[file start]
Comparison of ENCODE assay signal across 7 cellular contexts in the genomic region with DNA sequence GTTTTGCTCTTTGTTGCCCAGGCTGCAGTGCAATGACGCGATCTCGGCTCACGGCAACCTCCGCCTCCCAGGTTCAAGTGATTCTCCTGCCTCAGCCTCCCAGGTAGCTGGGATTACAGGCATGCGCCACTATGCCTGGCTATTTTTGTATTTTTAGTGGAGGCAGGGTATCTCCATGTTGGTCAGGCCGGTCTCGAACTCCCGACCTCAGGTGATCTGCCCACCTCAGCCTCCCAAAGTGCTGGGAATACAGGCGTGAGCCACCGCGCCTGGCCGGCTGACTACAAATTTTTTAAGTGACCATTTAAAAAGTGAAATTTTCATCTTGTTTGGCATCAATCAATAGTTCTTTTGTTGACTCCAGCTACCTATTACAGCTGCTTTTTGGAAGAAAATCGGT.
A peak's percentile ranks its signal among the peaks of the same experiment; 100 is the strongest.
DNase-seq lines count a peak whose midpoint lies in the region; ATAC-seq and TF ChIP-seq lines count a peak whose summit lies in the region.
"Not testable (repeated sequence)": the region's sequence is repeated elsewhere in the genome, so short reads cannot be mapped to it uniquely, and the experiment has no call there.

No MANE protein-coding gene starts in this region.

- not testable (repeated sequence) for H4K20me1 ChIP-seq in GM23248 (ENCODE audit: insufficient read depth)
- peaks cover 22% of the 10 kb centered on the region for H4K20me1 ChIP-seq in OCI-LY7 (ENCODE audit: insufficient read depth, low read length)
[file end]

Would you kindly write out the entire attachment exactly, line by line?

Comparison of ENCODE assay signal across 7 cellular contexts in the genomic region with DNA sequence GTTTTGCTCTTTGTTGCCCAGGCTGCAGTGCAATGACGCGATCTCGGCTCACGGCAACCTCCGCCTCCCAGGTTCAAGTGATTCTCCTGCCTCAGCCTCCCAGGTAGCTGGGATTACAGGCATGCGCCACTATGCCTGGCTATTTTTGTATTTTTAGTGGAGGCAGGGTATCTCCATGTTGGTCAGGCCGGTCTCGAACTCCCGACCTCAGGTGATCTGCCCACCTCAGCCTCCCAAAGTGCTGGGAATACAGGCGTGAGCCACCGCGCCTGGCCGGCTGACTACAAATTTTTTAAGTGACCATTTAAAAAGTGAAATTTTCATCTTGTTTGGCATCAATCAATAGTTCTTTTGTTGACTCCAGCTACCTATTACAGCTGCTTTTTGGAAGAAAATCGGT.
A peak's percentile ranks its signal among the peaks of the same experiment; 100 is the strongest.
DNase-seq lines count a peak whose midpoint lies in the region; ATAC-seq and TF ChIP-seq lines count a peak whose summit lies in the region.
"Not testable (repeated sequence)": the region's sequence is repeated elsewhere in the genome, so short reads cannot be mapped to it uniquely, and the experiment has no call there.

No MANE protein-coding gene starts in this region.

- not testable (repeated sequence) for H4K20me1 ChIP-seq in GM23248 (ENCODE audit: insufficient read depth)
- peaks cover 22% of the 10 kb centered on the region for H4K20me1 ChIP-seq in OCI-LY7 (ENCODE audit: insufficient read depth, low read length)